The two of us, we told her she was crazy. Of course we would, so long as we wanted to. It was up to us, and we did want to, so “yes silly,” we would always be friends. But doubt had wedged it’s way into the strong trunk of the tree, and it would never heal up properly. 

And the next part of the story, I don’t know how to explain to you. She ran away and came back and ran away and one day I knew that she wouldn’t be giving me a piano lesson, and another day I knew that she wouldn’t be at church, and another day I knew the truth that made me want to dig myself a hole and jump into it, that we weren’t sisters anymore.

How were we to know that that Summer we would have no rain and the drought would strike us like an angry slave master? And that the tree would never grow up, but turn brown and die despite our efforts to save its young life? How were we to know that a sister can become an acquaintance or a prayer request or a heart breaker?

And did we make a mistake the first time she sat at our table and ate our dinner with us or on our couch for a funny movie or slept in our bed for the fourth night in a row? 

I look back and my eyes burn at the things I see, but not nearly so badly as my heart with its every pump. Not so badly as the bonds of sisterhood, torn apart on the floor. 

And now it is us, the sisters by blood, who are grabbing each other and holding each other and pulling our fists down from God to open them up again. But oh, how hard to open them up again! But once the clam is finally open, there is a pearl inside, and the sand can wash things out and make them pure again.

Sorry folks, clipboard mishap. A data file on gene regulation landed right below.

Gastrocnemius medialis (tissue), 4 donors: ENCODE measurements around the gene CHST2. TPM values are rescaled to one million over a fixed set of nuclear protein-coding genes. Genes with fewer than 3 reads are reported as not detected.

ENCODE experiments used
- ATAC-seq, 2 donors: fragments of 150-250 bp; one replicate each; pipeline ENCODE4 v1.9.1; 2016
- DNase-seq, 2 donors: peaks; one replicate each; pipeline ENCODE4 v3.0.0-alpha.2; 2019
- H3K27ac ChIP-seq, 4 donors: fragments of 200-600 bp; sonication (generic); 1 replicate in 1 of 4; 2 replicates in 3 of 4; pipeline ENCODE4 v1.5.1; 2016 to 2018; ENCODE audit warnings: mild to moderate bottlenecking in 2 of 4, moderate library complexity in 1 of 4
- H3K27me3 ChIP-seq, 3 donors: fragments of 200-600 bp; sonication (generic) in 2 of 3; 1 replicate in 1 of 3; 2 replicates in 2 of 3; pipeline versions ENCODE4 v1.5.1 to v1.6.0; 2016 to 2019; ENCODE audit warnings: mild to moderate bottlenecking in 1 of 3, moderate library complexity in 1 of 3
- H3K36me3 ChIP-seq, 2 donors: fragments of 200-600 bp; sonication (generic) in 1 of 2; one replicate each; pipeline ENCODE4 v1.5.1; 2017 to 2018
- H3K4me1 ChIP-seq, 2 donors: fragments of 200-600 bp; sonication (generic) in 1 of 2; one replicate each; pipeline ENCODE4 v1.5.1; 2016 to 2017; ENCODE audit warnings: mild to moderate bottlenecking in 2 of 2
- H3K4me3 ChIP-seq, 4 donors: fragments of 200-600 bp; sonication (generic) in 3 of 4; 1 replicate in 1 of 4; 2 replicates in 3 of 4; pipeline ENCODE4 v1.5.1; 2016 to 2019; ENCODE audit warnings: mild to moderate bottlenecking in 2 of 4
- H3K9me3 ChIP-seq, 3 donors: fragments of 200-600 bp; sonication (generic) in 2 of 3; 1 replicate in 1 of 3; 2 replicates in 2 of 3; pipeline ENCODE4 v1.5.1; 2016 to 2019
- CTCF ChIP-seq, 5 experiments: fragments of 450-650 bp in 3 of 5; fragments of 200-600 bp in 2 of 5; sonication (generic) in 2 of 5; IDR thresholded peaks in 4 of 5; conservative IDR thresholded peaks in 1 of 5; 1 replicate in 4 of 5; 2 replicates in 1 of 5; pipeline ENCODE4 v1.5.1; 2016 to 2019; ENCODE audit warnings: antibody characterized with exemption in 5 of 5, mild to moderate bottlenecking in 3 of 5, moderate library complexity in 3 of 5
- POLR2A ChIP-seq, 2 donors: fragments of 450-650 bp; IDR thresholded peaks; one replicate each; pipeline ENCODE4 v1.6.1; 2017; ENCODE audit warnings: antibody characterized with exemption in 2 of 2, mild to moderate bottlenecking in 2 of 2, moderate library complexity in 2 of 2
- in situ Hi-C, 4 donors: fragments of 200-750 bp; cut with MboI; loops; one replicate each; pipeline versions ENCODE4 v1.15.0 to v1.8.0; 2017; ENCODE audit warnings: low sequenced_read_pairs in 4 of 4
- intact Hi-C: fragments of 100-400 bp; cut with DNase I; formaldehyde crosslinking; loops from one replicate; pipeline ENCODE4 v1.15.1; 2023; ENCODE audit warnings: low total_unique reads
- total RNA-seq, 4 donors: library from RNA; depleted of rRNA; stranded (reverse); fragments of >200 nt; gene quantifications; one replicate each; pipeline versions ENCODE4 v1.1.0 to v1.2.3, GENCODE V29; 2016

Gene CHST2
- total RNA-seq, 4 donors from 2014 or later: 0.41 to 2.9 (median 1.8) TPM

But to let the sand in, to work again, that is hard. To trust, to love and let love, to let new hands touch your doorknob and wave hello. This can be terrifying.

And it scares me to my core to think of sticking together only to rip apart. But then I step back, and I think, maybe.

Maybe love is worth it.
Maybe friendship is an ocean with tides that come in and yes, go out.
Maybe the One who loves the most is the one who hurts the most.
Maybe fresh air can heal old wounds.
Maybe the wounds bring us closer to the Great Physician. 
Maybe everything is going to be alright when this short time is over and we are all together,
none of us hurting,
all of us loving,
all of us sisters and brothers, forever.

So I look out my window at the place where the tree used to be, and I have to shut my eyes. But when I open them again, I see the forest and the sprawling Texas oaks and the healthy young saplings, all close enough to intertwine, and I know that I have plenty to be thankful for. I forgive the sister and I smooth over the stump where grass now grows and I hold new seeds in my hand.


                                        {all photos with credit due to the photographess}

4 Responses to an untold story

  1. Everly Pleasant August 25, 2010 at 1:24 am #

    I love you too! I am sorry for making you cry, but I told you that already. Kleenex?


  2. Sabrina Bleu August 23, 2010 at 12:09 am #

    Everly, this post was so beautiful. You explained everything that I feel. It also made me cry, a lot. But thank you for writing it. I love you, sister.

  3. Everly Pleasant August 21, 2010 at 3:44 am #

    YOU are an encouragement to me. Thank you dearly, Dear.


  4. Melee August 21, 2010 at 2:28 am #

    Thank you for sharing this untold story, Everly.
    Your insights are really such an encouragement.